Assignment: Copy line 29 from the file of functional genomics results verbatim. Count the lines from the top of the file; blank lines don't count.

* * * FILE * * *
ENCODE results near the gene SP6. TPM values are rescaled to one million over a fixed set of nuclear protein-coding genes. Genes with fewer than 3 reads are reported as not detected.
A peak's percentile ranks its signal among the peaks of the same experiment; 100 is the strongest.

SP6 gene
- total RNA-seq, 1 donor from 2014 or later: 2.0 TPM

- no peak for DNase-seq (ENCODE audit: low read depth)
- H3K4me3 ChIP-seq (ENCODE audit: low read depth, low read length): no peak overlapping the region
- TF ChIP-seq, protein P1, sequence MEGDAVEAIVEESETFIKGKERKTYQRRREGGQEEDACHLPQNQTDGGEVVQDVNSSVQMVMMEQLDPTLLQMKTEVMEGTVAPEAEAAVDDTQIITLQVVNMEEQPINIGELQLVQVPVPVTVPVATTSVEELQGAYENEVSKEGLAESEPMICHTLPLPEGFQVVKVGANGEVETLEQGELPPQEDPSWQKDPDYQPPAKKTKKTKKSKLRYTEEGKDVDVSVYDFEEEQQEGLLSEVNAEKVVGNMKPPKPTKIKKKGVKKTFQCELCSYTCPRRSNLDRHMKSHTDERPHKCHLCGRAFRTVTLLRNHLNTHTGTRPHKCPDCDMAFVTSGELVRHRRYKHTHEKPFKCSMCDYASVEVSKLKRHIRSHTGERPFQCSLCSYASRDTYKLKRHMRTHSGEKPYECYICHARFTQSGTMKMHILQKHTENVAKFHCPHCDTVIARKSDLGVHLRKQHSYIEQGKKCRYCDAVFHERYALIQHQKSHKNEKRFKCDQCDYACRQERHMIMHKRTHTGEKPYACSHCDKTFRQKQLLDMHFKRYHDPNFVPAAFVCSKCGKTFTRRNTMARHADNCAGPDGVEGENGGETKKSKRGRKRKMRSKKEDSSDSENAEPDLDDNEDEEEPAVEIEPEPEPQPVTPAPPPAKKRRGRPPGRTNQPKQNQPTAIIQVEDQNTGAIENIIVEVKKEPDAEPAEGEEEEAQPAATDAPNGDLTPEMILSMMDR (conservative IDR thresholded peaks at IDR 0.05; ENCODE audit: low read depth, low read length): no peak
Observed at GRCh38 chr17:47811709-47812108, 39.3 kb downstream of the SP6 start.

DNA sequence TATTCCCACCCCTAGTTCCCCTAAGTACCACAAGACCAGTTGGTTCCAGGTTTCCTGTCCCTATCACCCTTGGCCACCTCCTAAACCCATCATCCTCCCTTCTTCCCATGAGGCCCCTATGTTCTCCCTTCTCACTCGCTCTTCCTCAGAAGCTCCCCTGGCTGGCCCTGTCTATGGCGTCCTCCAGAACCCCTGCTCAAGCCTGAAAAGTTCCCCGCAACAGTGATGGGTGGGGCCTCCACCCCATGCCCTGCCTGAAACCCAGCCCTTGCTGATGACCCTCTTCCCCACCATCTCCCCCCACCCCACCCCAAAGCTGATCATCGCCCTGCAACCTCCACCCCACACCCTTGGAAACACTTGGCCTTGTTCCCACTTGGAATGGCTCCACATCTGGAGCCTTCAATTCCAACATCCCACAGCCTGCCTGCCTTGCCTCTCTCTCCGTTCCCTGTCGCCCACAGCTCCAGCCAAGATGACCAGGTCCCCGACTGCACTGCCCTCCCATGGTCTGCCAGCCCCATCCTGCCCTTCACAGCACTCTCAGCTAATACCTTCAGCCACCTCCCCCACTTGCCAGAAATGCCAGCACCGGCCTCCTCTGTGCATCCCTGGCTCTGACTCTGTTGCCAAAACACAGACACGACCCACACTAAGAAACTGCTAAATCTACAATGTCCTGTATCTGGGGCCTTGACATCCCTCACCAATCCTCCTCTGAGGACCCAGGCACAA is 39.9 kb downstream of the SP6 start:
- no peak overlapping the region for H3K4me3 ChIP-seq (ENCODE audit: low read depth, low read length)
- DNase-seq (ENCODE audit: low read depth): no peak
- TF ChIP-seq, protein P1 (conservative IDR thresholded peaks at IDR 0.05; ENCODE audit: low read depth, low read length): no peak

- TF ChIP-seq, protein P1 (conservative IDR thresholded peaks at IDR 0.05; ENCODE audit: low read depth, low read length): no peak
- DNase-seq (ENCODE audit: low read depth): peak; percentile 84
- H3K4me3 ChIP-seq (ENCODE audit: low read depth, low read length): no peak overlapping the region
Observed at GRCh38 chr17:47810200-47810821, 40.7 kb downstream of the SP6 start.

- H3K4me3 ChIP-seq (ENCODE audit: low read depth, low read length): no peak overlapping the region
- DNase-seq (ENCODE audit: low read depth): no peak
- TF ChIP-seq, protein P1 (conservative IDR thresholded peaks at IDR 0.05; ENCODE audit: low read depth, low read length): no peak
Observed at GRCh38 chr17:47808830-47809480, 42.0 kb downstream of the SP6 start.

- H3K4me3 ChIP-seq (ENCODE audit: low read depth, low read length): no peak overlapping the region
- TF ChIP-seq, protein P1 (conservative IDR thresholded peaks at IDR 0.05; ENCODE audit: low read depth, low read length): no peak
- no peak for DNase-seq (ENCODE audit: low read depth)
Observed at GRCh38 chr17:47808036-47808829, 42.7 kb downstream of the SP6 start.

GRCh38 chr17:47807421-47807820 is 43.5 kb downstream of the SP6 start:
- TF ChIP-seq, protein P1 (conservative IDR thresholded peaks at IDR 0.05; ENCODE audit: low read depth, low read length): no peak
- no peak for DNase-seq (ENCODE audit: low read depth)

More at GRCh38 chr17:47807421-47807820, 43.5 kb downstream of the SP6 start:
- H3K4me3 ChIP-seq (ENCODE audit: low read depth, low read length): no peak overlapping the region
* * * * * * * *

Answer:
- H3K4me3 ChIP-seq (ENCODE audit: low read depth, low read length): no peak overlapping the region